100000 Sign Welsh Cancer Drugs Petition

A 100,000-signature petition is being handed in to the Welsh Assembly calling for cancer patients in Wales to get the same treatment as those in England.

Protesters will demand that a Cancer Drugs Fund be set up, similar to the one available for English NHS patients.

Sky News has learned of research suggesting some specialist drugs available on the English NHS, but more difficult to get in Wales, can extend life by an average of 11 months.

The issue of Welsh healthcare has become a political football in recent months.

The Conservatives claim the Labour-run service is failing patients, something strongly denied by the Welsh Government.

Why Was I rejected For Cancer Drug?

The English Cancer Drugs Fund, worth £200m, was set up by the coalition Government in 2010 giving patients access to new drugs.

These drugs are licensed but not recommended by the National Institute for Clinical Excellence (NICE). The Welsh Labour Government has resisted the idea.

The Health Minister for Wales, Mark Drakeford, told Sky News it was an ethical decision not to have a fund.

Mr Drakeford said the fund would favour cancer patients over people with other types of illness and would undermine the purpose of NICE.

He said: “We don’t have a cancer drugs fund because, as the best research says, it is ethically dubious, clinically contentious and unpopular with patients.”

But many cancer patients disagree.

Beth Margetson, 50, from Porthcawl had to apply to a health panel for the potentially life-prolonging drug Afinitor, but she was rejected.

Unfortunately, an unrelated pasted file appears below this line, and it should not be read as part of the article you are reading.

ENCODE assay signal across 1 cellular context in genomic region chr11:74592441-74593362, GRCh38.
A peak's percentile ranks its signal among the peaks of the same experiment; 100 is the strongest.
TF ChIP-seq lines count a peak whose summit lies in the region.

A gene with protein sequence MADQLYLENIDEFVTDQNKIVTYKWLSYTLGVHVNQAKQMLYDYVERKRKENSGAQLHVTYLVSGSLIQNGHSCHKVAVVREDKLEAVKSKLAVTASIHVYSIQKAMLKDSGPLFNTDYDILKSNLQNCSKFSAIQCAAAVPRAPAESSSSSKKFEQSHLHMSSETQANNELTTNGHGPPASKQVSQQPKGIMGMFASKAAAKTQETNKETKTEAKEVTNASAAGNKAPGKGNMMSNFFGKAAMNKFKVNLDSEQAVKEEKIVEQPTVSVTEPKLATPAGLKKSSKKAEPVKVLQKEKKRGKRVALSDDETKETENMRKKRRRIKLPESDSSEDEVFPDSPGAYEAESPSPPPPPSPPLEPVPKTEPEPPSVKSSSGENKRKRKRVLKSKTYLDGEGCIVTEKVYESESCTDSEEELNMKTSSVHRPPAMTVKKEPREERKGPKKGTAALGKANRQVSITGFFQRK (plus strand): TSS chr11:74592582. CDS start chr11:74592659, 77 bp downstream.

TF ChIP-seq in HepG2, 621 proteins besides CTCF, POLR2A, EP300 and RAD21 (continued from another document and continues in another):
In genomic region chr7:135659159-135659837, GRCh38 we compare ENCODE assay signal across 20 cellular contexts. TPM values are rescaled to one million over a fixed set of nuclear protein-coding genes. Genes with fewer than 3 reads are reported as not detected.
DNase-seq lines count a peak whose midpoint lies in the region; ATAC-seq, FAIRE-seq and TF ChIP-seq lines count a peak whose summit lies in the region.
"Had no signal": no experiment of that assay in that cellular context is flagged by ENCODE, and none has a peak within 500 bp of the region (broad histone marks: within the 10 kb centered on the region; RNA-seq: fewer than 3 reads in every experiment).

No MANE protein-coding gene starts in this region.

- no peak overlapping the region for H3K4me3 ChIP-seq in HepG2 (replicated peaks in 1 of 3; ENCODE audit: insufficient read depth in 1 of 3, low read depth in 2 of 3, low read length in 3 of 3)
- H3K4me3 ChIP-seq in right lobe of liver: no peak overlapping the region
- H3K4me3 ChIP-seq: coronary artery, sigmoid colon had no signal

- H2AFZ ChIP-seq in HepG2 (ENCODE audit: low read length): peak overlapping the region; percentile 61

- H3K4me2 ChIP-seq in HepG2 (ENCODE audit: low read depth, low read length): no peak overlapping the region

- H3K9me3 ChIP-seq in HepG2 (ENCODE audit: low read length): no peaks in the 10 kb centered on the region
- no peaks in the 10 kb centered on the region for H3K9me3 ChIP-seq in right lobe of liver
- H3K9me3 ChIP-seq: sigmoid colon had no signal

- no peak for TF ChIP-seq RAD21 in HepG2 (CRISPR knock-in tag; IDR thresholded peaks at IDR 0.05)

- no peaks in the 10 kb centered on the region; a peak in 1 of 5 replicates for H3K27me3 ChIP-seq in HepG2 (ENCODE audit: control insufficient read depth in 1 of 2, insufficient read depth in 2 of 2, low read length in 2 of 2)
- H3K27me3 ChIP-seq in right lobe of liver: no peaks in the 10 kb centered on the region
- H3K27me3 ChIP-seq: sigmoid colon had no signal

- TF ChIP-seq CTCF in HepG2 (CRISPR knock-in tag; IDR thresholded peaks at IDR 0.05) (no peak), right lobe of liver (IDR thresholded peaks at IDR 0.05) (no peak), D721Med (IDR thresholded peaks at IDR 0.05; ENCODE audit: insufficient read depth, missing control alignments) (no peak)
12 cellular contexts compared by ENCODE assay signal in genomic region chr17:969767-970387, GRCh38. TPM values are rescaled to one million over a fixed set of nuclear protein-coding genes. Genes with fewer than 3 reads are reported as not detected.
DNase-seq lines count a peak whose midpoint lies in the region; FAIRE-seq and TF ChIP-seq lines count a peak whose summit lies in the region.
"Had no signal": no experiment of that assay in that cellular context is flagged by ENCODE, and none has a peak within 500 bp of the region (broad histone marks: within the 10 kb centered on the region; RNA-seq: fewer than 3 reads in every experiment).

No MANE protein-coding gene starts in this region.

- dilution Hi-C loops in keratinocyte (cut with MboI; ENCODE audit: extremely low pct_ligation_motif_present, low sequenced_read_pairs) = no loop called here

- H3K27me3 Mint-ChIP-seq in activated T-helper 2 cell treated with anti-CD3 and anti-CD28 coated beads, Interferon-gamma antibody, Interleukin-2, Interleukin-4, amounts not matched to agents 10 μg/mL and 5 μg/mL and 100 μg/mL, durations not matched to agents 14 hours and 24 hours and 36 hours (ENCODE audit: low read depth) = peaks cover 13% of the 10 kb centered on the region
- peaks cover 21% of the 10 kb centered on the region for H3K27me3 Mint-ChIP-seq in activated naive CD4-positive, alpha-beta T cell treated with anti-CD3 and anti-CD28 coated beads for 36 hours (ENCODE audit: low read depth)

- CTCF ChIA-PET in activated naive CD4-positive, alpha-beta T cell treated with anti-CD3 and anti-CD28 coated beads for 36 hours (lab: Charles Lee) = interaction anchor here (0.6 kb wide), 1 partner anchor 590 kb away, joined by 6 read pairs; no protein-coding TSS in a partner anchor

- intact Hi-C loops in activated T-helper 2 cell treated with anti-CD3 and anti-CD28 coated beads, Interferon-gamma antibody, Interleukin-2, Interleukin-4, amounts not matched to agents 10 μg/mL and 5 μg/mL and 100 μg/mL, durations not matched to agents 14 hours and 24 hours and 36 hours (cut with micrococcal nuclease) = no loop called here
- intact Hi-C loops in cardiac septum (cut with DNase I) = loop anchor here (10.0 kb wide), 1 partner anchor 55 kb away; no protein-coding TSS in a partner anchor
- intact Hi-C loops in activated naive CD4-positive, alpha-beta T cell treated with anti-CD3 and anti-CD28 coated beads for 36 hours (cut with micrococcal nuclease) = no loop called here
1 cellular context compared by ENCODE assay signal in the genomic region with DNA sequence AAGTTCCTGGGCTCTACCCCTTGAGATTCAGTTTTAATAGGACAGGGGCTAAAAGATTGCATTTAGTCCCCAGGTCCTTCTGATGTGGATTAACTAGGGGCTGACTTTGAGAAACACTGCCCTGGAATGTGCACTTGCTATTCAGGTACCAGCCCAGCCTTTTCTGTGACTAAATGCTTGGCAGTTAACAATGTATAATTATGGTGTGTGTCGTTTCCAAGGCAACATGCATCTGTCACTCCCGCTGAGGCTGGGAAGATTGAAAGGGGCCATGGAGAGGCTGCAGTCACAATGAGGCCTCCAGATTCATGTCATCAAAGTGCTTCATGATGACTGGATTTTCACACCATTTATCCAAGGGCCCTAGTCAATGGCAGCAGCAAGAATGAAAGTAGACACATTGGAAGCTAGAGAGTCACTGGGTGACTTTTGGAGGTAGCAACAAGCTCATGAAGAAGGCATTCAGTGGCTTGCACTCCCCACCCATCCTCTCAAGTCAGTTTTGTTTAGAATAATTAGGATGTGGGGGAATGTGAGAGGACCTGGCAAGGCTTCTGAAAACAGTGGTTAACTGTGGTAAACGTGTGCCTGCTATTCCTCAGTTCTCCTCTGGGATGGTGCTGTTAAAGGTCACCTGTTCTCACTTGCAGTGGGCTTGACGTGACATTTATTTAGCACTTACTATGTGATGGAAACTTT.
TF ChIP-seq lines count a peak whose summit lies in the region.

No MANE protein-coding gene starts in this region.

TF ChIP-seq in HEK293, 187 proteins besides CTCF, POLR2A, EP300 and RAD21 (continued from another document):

The Individual Patient Funding Request (IPFR) panels only approve patients who can prove “clinical exceptionality”.

Mrs Margetson said: “I’m a 50 year-old woman with a 16-year-old daughter who wants to stay alive.

“I have an 87-year-old father who I have to look after. I want to stay alive.

Oncologist Says Drugs Prolong Life

“I am exceptional because I should be dead by now but I’m fighting for my life so I have a right to have that drug.

“If I’d lived in Bristol I would have had it on the NHS.”

John Wagstaff, a Professor of Oncology from the Cancer Institute based at Singleton Hospital in Swansea, said only 15% of his patients are considered exceptional by IPFR panels.

He has recently submitted research for publication by six oncologists which audited 600 kidney cancer patients in Wales, Scotland and England.

He says it shows average survival rates rise from 22 months to 33 months if two drugs, Axitinib and Everolimus, not approved by NICE, are used as treatment.

These drugs are available through the English Cancer Drugs Fund.

The Leader of the Welsh Conservatives, Andrew R T Davies said: “The reason why Mark Drakeford (Welsh Minister for Health) and Carwyn Jones (Welsh First Minister) will not bring forward a cancer drugs fund in Wales is solely political.”

Some Welsh cancer patients have even moved to England.

Annie Mulholland has moved part-time to her daughter’s house in London so she can access the drug Avastin on the English NHS to treat her ovarian cancer. 

The petition will be delivered to the Welsh Assembly in Cardiff at 1pm on Wednesday, ahead of a debate on the issue.

Article source: http://news.sky.com/story/1366862/100000-sign-welsh-cancer-drugs-petition